The piano rookie

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Way back in 2003, shortly before my daughter was born, I bought a guitar and started taking lessons. My instructor was an 18-year-old high school kid who lived about a mile away. I think I paid him $40 a week and—after a bunch of months—I could play a semi-incompetent version of “Signs” by Five Man Electrical Band.

My goal, of course, was to be the cool guy in his 30s who jammed on the guitar. I pictured myself in the corner of a coffee shop, a hot drink on a table to the side, steam gently blowing in the air as I impressively strum away “Hard Luck Woman” and “Desperado.” Maybe I’d even join a laid-back band; sorta like the final segment in the seen-by-absolutely-nobody 2001 Wahlberg/Anniston film, “Rock Star.”

I digress.

Casey was born on July 31, 2003, and with her arrival my morphing into Eric Clapton ceased. The guitar gathered dust, the note-covered pages yellowed and I remained as musically inclined as a deaf napkin holder. Hell, I can barely clap to the beat of “We’ve Got the Beat.” It’s that bad.

Meanwhile, for the past six years Casey has been learning piano. It’s one of the absolute joys of my life—lying on the nearby couch as she plays any number of songs. One day, when I’m old and drifting away, odds are the final sounds I’ll hear are my little girl’s long-ago piano notes. I truly don’t care if she’s great or good or terrible. Nah, I simply get a kick out of hearing her create.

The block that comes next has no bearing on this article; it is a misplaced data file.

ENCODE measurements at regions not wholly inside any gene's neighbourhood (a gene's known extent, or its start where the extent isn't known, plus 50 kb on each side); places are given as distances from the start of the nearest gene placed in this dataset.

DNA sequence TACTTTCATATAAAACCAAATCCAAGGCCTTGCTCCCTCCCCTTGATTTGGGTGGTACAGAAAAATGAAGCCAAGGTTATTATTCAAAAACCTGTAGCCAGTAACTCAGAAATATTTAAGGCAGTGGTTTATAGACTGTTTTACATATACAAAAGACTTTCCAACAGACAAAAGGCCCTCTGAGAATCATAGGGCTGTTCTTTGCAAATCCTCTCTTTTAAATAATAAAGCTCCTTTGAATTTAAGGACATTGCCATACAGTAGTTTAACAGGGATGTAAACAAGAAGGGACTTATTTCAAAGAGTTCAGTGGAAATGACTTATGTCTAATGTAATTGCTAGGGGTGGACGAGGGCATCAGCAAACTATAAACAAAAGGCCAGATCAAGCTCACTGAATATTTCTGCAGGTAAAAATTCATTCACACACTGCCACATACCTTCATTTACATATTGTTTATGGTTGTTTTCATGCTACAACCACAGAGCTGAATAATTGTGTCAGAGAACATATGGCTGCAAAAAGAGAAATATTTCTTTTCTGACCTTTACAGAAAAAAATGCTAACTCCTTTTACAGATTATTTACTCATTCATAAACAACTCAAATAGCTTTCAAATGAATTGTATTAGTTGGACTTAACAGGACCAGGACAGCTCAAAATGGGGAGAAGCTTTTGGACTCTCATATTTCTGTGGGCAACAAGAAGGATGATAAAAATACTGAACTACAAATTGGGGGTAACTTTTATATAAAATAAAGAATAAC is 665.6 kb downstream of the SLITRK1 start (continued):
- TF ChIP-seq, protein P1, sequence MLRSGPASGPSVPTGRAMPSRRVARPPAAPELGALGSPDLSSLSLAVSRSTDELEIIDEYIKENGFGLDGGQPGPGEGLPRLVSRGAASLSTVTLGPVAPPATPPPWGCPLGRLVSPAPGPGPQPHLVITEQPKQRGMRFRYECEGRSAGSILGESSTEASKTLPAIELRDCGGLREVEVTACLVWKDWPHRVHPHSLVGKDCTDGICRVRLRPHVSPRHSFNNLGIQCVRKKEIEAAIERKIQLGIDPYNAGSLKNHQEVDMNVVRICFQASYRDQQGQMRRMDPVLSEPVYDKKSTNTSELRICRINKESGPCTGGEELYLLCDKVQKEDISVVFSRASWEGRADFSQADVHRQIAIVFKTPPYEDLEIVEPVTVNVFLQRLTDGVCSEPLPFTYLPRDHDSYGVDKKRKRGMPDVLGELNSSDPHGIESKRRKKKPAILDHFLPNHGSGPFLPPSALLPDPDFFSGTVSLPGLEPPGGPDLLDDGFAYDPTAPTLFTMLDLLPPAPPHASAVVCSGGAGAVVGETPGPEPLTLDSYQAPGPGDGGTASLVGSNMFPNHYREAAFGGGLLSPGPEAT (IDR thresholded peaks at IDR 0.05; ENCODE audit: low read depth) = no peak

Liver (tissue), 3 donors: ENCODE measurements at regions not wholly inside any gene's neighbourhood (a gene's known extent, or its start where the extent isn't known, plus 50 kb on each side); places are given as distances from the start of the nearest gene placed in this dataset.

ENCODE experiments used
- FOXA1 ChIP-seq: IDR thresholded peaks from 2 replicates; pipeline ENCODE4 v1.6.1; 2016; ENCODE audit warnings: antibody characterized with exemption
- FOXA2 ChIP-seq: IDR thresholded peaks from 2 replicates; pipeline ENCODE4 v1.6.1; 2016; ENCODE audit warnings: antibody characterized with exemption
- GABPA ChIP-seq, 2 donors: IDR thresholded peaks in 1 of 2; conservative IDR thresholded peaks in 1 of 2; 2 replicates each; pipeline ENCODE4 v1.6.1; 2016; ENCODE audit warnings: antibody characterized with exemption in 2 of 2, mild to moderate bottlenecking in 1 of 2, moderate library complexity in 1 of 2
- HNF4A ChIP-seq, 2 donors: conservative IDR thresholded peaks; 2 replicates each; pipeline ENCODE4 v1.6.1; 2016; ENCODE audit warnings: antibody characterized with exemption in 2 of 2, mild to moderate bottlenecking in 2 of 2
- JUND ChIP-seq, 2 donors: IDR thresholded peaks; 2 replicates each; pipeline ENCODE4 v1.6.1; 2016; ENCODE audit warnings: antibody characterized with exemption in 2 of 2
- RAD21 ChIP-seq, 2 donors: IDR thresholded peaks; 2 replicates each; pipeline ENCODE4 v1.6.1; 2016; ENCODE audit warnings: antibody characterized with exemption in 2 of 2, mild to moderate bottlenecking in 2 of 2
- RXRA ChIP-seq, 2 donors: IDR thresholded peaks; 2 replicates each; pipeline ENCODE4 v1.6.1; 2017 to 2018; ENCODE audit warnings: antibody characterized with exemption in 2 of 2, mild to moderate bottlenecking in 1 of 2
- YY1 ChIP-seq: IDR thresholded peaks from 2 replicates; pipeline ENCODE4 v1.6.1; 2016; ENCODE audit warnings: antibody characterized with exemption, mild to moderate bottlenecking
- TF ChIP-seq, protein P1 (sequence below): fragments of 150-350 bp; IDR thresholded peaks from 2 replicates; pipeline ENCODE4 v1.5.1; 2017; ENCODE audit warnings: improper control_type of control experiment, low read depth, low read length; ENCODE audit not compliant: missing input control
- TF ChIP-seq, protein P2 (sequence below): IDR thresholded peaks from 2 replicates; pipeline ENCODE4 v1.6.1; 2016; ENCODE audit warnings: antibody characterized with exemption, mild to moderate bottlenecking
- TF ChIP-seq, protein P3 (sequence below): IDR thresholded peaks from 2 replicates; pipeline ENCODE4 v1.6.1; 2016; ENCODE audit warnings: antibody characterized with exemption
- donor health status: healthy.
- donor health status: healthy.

I also, for that matter, get a little jealous. I want to be musical. I really, really, really do. I want to sing and play and be the life of the party. Hence, last week—13 years after my last guitar lesson with a teacher who’s now (egad) in his 30s—I returned from the acoustically dead and signed up for my own piano lessons. The teacher’s name is Giana; she comes every Monday at 4 o’clock to instruct Casey, and agreed to return at 5:30 for my turn.

The debut was, um, rough. Back in the day I used to suffer from some pretty awful health anxiety, and while that hasn’t reared its head in five or six years, as soon as Giana sat at the piano I was overcome by jarring panic. It began with sweat. Armpits. Back. Neck. Then my head started to spin—Giana spoke, I nodded, but absorbed nothing. She showed me some beginning stuff, and I kept stumbling over the easiest of morsels. The keys go in order—A, B, C, D, E, F, G. Yet, somehow, that basic fact eluded me. It was mortifying, and the more I bumbled the more I felt like a dolt. To her credit, Giana was cool and laid-back, and left me with some basic concepts to work on.

What followed was, well, delightful. I practiced every day, and loved it. As a longtime sports writer, I used one of my old mind-word tricks to make things easier. F and G were no longer F and G—they were Colts halfback Frank Gore. A and B turned to former Saints quarterback Aaron Brooks. C, D, E now stands for Clyde Drexler Explodes. It’s pretty much the same way I remember numbers (82,315 is Yogi Berra, Don Mattingly, George Foster, for example), and when Giana returned I was ready. Not brilliant, mind you. Or even particularly competent. But more relaxed, more at ease, more prepared.

I’m only two lessons in, but I’m absolutely loving the experience. My brain doesn’t think in these ways. It feels like I’m learning a new language—which I dig.

Best of all, I’m actually proud of myself.

And, I’m quite certain, Frank Gore and Aaron Brooks are proud, too.

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